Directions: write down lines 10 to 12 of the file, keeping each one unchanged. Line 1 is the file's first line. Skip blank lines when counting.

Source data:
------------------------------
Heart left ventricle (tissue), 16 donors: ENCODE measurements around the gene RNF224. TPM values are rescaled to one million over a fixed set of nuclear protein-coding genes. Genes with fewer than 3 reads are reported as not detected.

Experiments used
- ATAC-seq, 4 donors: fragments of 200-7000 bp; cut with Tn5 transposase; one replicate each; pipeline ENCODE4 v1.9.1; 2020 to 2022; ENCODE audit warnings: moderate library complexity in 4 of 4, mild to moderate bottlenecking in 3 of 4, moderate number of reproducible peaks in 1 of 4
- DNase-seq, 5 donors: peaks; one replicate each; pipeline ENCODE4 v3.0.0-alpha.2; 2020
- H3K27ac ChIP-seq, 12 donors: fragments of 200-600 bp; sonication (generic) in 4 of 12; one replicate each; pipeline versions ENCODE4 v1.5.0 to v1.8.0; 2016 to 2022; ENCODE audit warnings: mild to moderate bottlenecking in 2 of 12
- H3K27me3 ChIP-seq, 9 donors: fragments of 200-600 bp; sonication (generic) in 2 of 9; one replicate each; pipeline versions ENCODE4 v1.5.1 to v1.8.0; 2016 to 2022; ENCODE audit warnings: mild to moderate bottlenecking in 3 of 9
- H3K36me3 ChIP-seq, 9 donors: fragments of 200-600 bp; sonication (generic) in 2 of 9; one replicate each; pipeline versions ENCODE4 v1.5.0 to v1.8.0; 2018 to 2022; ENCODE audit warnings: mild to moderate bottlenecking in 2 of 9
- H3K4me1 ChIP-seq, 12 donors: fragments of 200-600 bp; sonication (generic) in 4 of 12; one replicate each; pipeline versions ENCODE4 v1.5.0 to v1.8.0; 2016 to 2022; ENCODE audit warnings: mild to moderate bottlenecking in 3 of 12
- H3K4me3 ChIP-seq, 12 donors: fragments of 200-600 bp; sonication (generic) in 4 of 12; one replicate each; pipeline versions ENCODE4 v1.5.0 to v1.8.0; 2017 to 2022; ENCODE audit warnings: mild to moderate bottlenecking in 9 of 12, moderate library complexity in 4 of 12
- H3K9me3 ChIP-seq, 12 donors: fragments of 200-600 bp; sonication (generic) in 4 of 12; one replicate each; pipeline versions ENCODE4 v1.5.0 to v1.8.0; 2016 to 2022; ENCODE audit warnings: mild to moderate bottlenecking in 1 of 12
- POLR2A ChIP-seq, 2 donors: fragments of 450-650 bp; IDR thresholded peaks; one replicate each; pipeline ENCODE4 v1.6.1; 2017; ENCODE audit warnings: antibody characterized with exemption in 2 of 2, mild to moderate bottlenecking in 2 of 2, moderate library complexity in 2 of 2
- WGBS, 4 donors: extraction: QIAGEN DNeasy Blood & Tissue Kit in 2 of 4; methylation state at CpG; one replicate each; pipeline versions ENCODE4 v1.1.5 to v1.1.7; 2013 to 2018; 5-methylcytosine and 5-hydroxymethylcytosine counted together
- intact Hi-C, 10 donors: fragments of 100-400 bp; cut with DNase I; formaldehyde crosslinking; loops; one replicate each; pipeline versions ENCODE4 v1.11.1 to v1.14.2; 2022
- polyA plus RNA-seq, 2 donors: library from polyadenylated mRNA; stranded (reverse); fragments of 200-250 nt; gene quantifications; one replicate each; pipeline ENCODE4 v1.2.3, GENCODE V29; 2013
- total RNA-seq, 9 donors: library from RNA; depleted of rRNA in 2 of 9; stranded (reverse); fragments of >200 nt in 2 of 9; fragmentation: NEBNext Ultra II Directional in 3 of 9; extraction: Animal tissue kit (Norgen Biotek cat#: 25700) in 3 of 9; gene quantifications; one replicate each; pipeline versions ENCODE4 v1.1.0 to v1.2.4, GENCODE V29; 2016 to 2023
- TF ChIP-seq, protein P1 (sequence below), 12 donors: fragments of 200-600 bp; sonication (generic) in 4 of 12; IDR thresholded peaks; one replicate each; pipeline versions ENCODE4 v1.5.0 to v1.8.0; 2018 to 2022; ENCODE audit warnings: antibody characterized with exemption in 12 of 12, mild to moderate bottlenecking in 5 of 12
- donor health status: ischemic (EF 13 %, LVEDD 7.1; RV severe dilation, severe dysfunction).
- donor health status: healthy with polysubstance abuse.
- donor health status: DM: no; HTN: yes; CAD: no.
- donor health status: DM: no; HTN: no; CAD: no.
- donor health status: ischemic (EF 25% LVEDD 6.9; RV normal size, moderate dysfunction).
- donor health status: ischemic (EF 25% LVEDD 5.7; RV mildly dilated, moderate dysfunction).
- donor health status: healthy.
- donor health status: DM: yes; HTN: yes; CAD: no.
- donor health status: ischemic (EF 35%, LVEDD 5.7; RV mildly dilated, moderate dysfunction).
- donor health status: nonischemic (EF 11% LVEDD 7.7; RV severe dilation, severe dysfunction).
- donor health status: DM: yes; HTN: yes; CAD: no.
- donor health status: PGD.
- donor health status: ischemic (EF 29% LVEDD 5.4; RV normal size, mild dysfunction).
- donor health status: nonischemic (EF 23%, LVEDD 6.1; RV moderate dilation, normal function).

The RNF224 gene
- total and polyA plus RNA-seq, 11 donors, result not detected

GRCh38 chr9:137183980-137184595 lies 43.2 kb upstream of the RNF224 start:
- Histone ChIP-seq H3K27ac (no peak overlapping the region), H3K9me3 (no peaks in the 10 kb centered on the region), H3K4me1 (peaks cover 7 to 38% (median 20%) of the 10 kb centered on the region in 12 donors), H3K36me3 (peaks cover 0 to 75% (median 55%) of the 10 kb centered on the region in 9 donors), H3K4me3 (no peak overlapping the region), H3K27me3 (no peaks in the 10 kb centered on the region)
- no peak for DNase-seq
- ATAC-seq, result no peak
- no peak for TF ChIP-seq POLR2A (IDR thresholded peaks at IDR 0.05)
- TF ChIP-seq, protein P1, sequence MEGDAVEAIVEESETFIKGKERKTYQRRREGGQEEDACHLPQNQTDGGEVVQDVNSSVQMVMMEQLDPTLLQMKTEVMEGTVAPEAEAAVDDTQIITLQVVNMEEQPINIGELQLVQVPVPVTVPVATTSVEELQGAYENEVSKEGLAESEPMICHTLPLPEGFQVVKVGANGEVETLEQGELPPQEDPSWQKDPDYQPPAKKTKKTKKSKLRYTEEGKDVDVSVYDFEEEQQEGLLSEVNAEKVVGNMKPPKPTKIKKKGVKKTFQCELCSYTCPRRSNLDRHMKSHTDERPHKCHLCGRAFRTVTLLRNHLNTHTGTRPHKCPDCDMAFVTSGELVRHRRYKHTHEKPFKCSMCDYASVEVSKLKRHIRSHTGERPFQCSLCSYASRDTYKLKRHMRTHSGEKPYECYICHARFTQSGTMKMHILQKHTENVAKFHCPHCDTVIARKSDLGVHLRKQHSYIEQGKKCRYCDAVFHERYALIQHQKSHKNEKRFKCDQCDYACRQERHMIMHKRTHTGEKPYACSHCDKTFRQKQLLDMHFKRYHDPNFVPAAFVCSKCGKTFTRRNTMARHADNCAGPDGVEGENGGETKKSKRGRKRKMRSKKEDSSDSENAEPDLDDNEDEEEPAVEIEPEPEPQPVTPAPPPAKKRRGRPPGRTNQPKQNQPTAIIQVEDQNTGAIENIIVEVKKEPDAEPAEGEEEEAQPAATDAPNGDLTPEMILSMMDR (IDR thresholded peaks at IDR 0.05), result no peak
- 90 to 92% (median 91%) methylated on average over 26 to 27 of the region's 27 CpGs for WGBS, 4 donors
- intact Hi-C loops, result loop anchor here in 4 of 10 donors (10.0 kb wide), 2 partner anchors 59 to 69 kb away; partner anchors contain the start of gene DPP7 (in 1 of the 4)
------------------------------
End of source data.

- H3K9me3 ChIP-seq, 12 donors: fragments of 200-600 bp; sonication (generic) in 4 of 12; one replicate each; pipeline versions ENCODE4 v1.5.0 to v1.8.0; 2016 to 2022; ENCODE audit warnings: mild to moderate bottlenecking in 1 of 12
- POLR2A ChIP-seq, 2 donors: fragments of 450-650 bp; IDR thresholded peaks; one replicate each; pipeline ENCODE4 v1.6.1; 2017; ENCODE audit warnings: antibody characterized with exemption in 2 of 2, mild to moderate bottlenecking in 2 of 2, moderate library complexity in 2 of 2
- WGBS, 4 donors: extraction: QIAGEN DNeasy Blood & Tissue Kit in 2 of 4; methylation state at CpG; one replicate each; pipeline versions ENCODE4 v1.1.5 to v1.1.7; 2013 to 2018; 5-methylcytosine and 5-hydroxymethylcytosine counted together